This is moderated with the individual’s outcome expectations

Outcome expectations- an individual’s beliefs/ expectations on what the outcome will be for a particular task (e.g. what job opportunities am I likely to have if I get a masters vs. a bachelors degree?)

An individual’s self-efficacy and outcome expectations form their perceptions of reality

(Niles & Harris-Bowlsbey, 2009;
Swanson & Fouad, 2015)
How does this apply?
1981- Hackett and Benz applied the concept of self-efficacy from social cognitive theory to how individuals made their career decisions

Self-efficacy and outcome expectation became part of the theoretical framework for SCCT

SCCT was formed as a way to explain and predict career behavior in terms of -> interests, choices, and performance

(Niles & Harris-Bowlsbey, 2009; Swanson & Fouad, 2015)
Interest Development
Self-efficacy and outcome expectations predict interests

Interests predict goals

Goals predict performance attainment
(Swanson & Fouad, 2015, p. 179)
Contextual Affordances
Background and contextual variables

Explains why an individual does not pursue a strong interest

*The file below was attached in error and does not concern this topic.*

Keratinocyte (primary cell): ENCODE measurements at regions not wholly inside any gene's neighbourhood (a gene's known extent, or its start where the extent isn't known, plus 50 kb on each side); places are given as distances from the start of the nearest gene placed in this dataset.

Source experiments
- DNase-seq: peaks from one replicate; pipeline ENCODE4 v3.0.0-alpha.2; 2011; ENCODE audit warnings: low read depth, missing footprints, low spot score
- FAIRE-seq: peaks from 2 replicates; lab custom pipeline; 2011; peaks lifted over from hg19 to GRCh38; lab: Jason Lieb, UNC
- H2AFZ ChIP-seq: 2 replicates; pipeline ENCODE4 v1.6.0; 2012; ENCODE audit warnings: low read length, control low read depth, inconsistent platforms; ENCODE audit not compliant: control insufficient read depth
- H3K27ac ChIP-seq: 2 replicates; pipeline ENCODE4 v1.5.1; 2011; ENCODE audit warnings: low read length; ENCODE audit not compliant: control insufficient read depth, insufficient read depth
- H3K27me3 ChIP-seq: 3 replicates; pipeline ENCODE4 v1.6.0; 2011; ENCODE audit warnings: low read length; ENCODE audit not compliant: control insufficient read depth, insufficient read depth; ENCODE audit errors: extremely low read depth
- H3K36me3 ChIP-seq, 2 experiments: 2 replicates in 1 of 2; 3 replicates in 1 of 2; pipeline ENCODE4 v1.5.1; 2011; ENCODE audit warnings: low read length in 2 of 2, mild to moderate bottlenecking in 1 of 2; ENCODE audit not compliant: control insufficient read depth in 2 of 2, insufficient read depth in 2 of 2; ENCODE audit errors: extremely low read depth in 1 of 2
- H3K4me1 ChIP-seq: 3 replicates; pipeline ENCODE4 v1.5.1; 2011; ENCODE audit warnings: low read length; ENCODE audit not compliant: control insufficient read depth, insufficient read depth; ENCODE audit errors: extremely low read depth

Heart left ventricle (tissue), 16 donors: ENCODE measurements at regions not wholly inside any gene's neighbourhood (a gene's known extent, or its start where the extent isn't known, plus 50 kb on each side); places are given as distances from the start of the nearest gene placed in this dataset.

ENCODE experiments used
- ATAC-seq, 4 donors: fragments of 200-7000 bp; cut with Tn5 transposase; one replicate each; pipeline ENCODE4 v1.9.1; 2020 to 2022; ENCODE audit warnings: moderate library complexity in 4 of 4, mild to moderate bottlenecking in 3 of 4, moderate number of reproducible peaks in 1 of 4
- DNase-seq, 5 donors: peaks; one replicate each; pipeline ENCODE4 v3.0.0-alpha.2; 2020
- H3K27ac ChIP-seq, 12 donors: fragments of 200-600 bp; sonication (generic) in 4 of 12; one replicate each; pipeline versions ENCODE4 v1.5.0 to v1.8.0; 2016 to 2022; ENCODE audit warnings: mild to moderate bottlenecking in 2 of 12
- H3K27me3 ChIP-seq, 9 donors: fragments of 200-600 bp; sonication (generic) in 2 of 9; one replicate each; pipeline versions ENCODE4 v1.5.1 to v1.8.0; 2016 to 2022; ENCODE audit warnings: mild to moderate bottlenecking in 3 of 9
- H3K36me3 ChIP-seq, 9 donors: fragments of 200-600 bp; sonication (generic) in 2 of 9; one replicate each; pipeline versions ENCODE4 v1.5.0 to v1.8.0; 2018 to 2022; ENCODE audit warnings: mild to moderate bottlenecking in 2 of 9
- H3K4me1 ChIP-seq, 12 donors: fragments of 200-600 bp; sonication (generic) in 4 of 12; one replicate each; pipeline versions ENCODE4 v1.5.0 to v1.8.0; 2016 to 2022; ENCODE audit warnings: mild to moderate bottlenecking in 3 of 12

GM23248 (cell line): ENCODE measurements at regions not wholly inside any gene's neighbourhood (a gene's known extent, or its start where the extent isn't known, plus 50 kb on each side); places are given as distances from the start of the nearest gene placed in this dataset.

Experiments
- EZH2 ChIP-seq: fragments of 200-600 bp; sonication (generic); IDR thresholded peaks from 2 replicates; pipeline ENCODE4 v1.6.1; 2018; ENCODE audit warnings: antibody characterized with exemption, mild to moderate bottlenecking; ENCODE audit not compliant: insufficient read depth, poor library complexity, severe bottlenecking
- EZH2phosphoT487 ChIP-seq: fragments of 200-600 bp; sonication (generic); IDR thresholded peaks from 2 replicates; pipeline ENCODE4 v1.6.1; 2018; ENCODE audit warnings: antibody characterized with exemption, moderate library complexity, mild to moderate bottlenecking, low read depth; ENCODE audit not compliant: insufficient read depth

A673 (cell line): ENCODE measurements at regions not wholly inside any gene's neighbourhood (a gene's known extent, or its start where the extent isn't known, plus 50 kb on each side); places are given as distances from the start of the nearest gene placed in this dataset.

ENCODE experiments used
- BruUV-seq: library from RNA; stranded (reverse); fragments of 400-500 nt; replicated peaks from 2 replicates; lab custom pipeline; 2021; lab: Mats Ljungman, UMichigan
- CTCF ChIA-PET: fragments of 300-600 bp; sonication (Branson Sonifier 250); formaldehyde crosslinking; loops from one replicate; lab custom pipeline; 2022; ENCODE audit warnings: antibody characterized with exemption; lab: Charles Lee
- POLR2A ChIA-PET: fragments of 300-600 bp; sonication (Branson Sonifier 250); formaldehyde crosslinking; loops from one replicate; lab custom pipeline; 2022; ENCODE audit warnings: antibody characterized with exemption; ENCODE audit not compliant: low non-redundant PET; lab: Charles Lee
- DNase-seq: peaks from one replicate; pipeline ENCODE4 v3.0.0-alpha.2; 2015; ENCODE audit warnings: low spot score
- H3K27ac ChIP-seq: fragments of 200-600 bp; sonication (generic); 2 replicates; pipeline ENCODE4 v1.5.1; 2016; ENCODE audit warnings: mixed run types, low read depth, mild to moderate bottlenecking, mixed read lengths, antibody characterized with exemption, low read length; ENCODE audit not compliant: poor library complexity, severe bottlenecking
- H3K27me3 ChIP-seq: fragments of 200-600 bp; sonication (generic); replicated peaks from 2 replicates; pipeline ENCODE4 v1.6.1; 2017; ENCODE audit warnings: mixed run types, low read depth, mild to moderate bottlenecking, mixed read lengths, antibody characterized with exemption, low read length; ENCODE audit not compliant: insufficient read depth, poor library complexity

Serve as perceived obstacles, barriers, or supports

Two types
Distal
Proximal
Swanson & Fouad, 2015
Choice Development
Person inputs gender, race, disability, personality, and predispositions and background

Influences learning experiences-> impacts self-efficacy and outcome expectations
(Swanson & Fouad, 2015,
p. 180)
Performance Development
Predicts level of performance and persistence an individual has in pursuing goals

Past performance accomplishments influence self-efficacy and outcome expectations -> influence performance goals -> lead to performance attainment
(Swanson & Fouad, 2015,
p. 181)
(Swanson & Fouad, 2015, p. 190)
Role Play Activity
In the following scenario, Hillary is a
recent college grad who needs help with
her resume and cover letter and has
sought the help of career counselor, Jill.
She wants to apply to some administrative
assistant positions that she has seen posted
in various fields, particularly public
relations.
Jill wants to see if there were any learning experiences or barriers as to why Hillary has chosen only this profession.

Jill is looking for any clues that may
shed light on some of Hillary’s
self-efficacy and outcome
expectations.
Jill notes that Hillary’s current jobs she wants to apply for does
not coincide with her major.

Did Hillary adopt her father’s
self-efficacy
and
outcome
expectation
there are not many jobs at the UN and that she
would not be able to handle the interview process?

Jill notes the financial barrier in having to take a job
quickly because she cannot afford to be unemployed for
a significant amount of time.

Jill notes Hillary’s low self-efficacy. She does not think she has the
ability to find and obtain a job at the UN.

Hillary's outcome expectation is that even if she could find a job, she
would not get hired.